Funny to find another Beatles shot today with almost the same name as yesterday’s ‘Dad and the Beatles‘. This one was taken in 1964 in the States. The poster’s brother is on the far right, poised with notepad and pen. He was one of the first journalists to interview them during their visit. The pic has been cleaned up in Photoshop – looks like a good job. Once upon a time, photos like this one would have languished in a shoebox.
I was born in 1969 so I missed Beatlemania in real time. However, when the rest of the world was transfixed by glamrock and David Bowie, I was immersing myself in my parents’ record collection – starting with albums like ‘Rubber Soul’, ‘With The Beatles’ and ‘A Hard Day’s Night’, and working my way up to ‘Sgt. Peppers’, ‘The White Album’, ‘Abbey Road’ and ‘Let It Be’.
Half way through that magical mystery tour, let’s say by the time that ‘Revolver’ appeared on my playlist, I knew that something special was going on – something that was more than the sum of its parts. I guess I was picking up on the spirit of the 60s and the changes that had been put into motion. The Beatles had soaked all this stuff up from places like India and were channelling it out into the world through their music. The lyrics were metaphysical and allegorical. The song ‘While My Guitar Gently Weeps’, for example, was talking about a world full of sleepwalkers, dialed into the material world at the expense of the spiritual one. But it wasn’t preachy – it rang true and it had pathos. And there were others too: ‘Fool On The Hill’, ‘A Day In The Life’, ‘Strawberry Fields’ – the list just went on and on.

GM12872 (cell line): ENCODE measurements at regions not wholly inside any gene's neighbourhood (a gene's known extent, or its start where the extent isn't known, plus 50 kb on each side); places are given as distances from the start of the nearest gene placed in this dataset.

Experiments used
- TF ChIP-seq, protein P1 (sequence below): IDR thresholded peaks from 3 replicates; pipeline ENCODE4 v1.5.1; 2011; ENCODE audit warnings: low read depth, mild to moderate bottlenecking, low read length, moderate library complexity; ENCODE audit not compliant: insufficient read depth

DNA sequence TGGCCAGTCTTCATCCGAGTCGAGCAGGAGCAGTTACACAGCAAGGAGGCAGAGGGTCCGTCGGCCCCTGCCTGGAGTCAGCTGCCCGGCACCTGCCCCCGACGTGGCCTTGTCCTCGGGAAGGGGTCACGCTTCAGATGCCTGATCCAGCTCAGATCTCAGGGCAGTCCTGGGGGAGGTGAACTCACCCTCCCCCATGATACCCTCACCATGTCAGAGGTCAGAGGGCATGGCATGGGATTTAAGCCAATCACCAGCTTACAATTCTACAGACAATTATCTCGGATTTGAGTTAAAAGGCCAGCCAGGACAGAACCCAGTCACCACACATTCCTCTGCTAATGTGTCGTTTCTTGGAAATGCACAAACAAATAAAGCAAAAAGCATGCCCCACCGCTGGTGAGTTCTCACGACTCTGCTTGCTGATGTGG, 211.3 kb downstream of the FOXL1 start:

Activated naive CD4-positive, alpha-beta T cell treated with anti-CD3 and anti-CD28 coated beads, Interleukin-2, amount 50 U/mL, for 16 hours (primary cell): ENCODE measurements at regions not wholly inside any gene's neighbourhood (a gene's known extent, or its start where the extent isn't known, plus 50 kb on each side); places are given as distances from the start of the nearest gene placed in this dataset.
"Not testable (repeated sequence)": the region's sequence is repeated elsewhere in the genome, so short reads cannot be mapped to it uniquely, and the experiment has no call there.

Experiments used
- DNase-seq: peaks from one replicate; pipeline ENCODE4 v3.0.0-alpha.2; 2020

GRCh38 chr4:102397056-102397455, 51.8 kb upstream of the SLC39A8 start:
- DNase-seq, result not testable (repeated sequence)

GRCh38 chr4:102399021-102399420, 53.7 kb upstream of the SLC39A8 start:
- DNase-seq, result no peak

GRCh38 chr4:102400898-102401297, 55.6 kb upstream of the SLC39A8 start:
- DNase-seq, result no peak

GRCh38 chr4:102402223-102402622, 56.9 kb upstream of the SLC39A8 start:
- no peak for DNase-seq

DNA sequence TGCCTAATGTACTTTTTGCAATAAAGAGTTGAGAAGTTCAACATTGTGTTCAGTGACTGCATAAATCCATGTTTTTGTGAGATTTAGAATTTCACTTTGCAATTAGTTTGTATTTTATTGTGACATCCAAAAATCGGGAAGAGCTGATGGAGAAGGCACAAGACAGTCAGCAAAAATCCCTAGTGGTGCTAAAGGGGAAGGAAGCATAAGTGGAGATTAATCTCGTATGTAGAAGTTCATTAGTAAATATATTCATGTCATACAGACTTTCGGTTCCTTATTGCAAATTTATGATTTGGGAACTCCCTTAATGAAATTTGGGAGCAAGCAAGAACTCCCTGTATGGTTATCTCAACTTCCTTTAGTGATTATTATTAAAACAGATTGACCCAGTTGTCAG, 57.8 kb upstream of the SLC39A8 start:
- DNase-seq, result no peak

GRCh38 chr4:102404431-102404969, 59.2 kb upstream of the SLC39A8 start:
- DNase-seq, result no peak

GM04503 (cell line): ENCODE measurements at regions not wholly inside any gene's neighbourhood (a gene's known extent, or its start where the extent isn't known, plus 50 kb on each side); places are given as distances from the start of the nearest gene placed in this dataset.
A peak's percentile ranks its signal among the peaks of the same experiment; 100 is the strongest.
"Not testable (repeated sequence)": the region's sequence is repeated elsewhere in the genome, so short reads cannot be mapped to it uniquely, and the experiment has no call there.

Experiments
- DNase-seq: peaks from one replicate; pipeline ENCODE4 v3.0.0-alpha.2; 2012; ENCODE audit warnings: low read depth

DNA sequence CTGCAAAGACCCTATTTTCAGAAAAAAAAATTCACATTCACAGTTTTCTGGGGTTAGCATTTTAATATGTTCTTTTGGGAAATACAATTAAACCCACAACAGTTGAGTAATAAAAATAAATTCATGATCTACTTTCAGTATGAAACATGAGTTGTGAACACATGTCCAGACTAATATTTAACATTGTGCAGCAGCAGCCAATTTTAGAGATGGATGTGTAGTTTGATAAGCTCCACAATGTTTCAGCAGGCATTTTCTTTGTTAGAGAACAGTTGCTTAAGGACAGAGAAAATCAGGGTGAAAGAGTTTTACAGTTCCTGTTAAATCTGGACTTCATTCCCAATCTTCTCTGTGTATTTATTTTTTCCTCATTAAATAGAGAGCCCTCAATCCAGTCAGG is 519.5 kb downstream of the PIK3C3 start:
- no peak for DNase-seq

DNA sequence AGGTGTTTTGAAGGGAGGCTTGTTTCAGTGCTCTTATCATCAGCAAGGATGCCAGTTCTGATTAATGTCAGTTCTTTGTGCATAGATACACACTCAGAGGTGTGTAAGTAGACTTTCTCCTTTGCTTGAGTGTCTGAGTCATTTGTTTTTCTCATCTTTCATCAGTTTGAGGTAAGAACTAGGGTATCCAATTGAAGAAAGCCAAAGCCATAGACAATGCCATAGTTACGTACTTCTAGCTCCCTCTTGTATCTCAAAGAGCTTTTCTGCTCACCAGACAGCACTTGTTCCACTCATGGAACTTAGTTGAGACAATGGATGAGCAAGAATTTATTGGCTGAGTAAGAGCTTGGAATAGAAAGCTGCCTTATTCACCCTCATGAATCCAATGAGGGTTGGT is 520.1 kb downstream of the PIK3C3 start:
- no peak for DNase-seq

So, at least until the Sex Pistols arrived in 1976, the 1970’s were for me a journey into the decade before. Bob Dylan and the Rolling Stones featured on my list but they didn’t capture my imagination in the same way as the Beatles. I couldn’t put into words how important the Beatles were to me during those formative years, both in terms of the power of their music and lyrics, and in terms of what they represented more generally – the ushering in of a new age of possibility.